Which part of Australia has the largest economic growth?
While most attention on the economic growth of the past decade has been on the resource segment and in particular the Pilbara, the Understanding the Economy From the Ground Up report (by Price Waterhouse Coopers- http://www.pwc.com.au/consulting/assets/analytics/Understanding-economy-ground-up-Jun15.pdf) showed that the greatest single contributor to the Australian economy between 2001 and 2014 was the Melbourne CBD (including Docklands and Southbank).
The report shows the Australian economy grew 46% ($461 billion) over this period with the Melbourne CBD contributing a whopping $24.4 billion of this growth, more than Sydney, the Pilbara or Ashburton mining areas.
The report is quite revealing in that growth is concentrated in a small handful of areas, with nearly a whopping 1 in 5 dollars of Australia’s income coming from just 10 (out of 2214) locations. Although, in our opinion, other indirect economic contributions may not have been truly explored, the report states “There are a very large number of locations in Australia that, from an economic perspective, matter very little”.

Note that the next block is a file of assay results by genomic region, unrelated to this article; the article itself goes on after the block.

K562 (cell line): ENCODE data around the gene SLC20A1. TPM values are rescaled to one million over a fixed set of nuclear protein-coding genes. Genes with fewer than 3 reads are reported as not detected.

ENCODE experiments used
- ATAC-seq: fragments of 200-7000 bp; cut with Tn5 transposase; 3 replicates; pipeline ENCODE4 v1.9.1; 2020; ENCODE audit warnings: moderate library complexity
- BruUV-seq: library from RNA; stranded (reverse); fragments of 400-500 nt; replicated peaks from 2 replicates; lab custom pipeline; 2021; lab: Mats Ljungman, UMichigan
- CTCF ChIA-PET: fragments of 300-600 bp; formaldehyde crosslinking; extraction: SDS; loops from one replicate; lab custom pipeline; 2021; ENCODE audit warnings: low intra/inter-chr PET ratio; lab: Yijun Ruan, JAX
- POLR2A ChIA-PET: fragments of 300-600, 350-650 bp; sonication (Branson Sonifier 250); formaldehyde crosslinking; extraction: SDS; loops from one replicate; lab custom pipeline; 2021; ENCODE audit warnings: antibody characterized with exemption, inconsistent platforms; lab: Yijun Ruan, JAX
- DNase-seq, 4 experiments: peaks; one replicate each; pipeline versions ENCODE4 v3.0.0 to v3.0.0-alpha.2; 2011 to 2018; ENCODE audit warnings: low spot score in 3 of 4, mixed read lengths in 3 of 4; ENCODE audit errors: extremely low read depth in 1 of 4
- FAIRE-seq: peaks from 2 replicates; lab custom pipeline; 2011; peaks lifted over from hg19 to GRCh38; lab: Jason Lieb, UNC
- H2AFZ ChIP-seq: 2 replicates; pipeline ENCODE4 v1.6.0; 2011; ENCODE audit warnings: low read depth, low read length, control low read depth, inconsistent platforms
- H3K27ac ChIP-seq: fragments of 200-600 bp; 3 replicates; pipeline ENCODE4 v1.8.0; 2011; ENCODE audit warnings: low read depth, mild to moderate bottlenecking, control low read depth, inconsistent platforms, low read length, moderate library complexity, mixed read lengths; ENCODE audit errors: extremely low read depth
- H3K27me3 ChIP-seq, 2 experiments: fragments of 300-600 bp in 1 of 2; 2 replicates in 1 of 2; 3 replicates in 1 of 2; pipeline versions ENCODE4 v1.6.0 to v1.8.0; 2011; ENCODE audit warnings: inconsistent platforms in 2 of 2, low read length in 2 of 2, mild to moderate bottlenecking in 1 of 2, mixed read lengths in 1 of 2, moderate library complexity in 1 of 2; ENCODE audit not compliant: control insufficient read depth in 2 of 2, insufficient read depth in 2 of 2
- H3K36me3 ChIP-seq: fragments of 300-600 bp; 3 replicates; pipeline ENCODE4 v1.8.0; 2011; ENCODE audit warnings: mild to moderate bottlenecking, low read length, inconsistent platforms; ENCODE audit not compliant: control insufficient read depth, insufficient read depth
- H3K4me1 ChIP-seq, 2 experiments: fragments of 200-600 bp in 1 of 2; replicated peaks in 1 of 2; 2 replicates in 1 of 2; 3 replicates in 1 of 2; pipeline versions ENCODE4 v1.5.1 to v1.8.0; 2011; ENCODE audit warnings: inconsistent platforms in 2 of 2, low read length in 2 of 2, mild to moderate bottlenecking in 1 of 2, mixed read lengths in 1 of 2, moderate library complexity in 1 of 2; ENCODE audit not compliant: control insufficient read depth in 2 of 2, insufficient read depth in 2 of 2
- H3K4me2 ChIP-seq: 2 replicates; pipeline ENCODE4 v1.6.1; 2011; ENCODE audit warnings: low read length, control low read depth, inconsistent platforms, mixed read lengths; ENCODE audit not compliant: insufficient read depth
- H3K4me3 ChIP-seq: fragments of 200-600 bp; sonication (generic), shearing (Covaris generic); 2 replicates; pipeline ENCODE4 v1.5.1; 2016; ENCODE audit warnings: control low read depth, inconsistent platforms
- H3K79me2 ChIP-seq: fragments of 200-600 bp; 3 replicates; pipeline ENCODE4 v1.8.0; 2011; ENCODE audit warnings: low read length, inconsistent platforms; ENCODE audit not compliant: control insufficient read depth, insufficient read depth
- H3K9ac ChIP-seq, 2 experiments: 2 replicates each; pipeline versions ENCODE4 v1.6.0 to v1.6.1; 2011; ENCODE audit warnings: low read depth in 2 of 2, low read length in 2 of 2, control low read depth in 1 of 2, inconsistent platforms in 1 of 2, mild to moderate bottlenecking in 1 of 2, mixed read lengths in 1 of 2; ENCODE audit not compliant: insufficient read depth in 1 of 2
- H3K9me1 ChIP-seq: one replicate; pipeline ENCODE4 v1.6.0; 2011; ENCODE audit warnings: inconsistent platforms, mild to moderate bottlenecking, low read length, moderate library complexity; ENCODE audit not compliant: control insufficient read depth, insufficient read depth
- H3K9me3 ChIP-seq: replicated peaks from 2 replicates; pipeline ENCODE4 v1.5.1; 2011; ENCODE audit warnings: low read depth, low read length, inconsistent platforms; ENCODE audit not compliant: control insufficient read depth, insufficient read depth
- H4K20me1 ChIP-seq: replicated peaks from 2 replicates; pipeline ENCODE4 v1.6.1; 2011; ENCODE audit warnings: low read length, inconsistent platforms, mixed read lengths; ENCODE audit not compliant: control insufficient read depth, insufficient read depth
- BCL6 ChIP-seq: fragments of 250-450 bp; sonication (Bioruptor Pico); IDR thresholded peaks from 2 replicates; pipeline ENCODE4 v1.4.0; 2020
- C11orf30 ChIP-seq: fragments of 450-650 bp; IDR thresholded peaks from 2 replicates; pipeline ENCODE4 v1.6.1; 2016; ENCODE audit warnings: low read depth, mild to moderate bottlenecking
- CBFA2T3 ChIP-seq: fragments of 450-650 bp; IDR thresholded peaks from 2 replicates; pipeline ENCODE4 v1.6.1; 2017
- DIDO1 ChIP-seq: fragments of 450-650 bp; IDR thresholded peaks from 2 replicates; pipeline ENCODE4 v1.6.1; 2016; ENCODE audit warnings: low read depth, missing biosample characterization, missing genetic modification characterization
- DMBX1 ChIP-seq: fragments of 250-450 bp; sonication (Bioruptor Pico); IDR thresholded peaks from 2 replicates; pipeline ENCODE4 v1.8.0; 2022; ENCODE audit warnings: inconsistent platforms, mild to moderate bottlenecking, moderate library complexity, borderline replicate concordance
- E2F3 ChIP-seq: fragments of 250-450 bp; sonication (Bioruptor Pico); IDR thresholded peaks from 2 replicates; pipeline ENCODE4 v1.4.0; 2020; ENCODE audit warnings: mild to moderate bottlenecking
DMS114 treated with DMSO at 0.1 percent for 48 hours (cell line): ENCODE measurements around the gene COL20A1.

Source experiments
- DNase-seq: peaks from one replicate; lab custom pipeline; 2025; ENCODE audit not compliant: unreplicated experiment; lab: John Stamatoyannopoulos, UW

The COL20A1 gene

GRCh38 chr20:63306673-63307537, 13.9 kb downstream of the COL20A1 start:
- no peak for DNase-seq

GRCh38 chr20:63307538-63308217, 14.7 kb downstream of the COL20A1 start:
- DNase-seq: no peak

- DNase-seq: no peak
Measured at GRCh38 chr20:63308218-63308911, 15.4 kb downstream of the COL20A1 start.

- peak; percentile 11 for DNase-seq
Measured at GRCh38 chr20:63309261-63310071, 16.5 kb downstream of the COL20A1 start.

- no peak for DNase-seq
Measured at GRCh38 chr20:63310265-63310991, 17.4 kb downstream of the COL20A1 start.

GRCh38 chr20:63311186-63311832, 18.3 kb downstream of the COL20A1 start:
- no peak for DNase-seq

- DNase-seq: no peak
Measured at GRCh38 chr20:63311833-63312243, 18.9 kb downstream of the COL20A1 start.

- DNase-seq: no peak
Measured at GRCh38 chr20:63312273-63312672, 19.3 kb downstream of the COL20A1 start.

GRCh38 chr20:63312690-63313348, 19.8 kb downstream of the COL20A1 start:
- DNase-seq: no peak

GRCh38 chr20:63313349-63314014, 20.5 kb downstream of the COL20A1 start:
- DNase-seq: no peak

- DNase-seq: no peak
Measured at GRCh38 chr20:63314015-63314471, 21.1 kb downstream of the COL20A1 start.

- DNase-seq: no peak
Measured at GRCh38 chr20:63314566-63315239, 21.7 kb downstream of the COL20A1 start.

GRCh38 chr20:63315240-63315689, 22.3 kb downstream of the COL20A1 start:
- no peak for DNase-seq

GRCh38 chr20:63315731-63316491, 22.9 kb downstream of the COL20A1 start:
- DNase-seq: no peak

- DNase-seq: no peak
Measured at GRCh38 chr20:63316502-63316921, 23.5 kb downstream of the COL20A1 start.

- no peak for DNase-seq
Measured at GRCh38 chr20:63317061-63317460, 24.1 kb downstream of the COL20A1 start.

Sydney CBD’s economy grew 37% over the same period, constrained, in part geographically. Yet, this can only add to fuel the fire of the Melbourne v Sydney rivalry, especially with Melbourne’s population set to overtake Sydney’s by 2053.
In a period of general prosperity for our overall nation it is surprising that one in three locations actually went backwards over the same period. Does this issue require government intervention or should we allow natural economic forces allow the decline of these areas, and is this reflected by lower services, medical and education resources in these areas? As the report states “… from a social and equity point of view this creates unique challenges and potential conflcits between economic and social policy and investment imperatives.”
Overall it is these urban areas, rather than resource deposits that “…. have been steadily generating a larger share of economic output.”